As we noted recently, a fairly substantial startup called Huddle (with $14.2m in VC) has been legally pondering the part of the new Google+ service also called Huddle. Essentially, Huddle.com is about group messaging and collaboration in an enterprise sense. Google+’s Huddle is a group texting app available to consumer Android users.
Today Huddle.com released a blog post outlining its feelings on the matter. They also told us their lawyers have sent a letter to Google, but had not yet had a response. They went on to say:
“The Huddle team has worked hard to build its brand visibility worldwide and maintaining this is extremely important. We have contacted Google about this matter, and our hope and preference, of course, is that this issue reaches a timely and amicable resolution.”
Essentially their argument boils down to being around since May 2007, having half of their users in the US, launching at DEMO in the US, being one of the first six apps on LinkedIn’s platform, partnering with InterCall in Chicago, and HP in Palo Alto, and other US partners. Huddle is also in the US, with offices in San Francisco and a London home base.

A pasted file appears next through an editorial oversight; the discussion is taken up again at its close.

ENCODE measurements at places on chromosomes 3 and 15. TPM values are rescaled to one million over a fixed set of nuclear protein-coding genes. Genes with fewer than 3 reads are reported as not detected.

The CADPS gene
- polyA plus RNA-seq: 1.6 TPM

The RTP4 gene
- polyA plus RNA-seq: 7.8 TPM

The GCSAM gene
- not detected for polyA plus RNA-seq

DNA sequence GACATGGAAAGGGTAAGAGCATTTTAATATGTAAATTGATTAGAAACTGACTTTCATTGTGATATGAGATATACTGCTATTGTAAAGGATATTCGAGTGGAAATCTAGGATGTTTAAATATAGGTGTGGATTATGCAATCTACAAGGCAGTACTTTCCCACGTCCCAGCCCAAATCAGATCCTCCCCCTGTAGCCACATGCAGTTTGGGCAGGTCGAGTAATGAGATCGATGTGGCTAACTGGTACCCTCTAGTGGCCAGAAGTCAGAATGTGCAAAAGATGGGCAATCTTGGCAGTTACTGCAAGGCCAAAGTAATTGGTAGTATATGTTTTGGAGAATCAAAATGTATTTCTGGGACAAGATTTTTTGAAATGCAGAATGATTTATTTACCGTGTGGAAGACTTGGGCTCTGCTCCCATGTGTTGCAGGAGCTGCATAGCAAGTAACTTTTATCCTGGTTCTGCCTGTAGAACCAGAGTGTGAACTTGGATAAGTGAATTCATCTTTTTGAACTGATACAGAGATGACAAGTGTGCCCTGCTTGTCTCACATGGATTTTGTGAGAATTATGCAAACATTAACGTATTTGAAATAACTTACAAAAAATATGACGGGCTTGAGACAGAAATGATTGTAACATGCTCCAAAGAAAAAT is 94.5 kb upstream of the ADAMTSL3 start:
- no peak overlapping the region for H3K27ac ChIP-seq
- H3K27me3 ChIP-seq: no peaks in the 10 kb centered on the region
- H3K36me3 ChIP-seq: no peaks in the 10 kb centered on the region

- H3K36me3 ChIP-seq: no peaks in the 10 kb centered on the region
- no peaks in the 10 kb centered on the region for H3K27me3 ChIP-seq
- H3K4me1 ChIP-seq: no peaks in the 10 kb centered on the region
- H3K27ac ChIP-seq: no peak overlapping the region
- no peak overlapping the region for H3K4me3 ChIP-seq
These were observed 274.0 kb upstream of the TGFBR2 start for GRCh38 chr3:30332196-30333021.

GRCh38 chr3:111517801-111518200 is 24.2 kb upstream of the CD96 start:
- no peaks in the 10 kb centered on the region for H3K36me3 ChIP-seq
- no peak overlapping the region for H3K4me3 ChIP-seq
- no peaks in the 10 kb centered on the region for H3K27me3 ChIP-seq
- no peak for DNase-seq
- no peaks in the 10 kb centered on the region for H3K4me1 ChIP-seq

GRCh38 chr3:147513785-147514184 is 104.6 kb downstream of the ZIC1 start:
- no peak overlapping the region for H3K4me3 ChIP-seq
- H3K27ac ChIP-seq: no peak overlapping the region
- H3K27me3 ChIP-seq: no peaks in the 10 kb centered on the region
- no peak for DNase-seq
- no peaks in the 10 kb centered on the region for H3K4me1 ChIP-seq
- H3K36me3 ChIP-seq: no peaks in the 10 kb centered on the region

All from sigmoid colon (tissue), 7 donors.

They don’t say it explicitly, but the meaning is clear: Huddle is well known as company in its own right, both in the US and globally, so back off our name guys.
However, it doesn’t look like Google is going to play ball. Their Huddle app is essentially consumer-focused, whereas Huddle.com is aimed at business. It may be that Google feels it has strong enough grounds to stick with the name.
However, we understand Huddle may have trademarks associated with the word. And, at the end of the day, shouldn’t Google remember what it was like to be a startup once, battling a bigger player?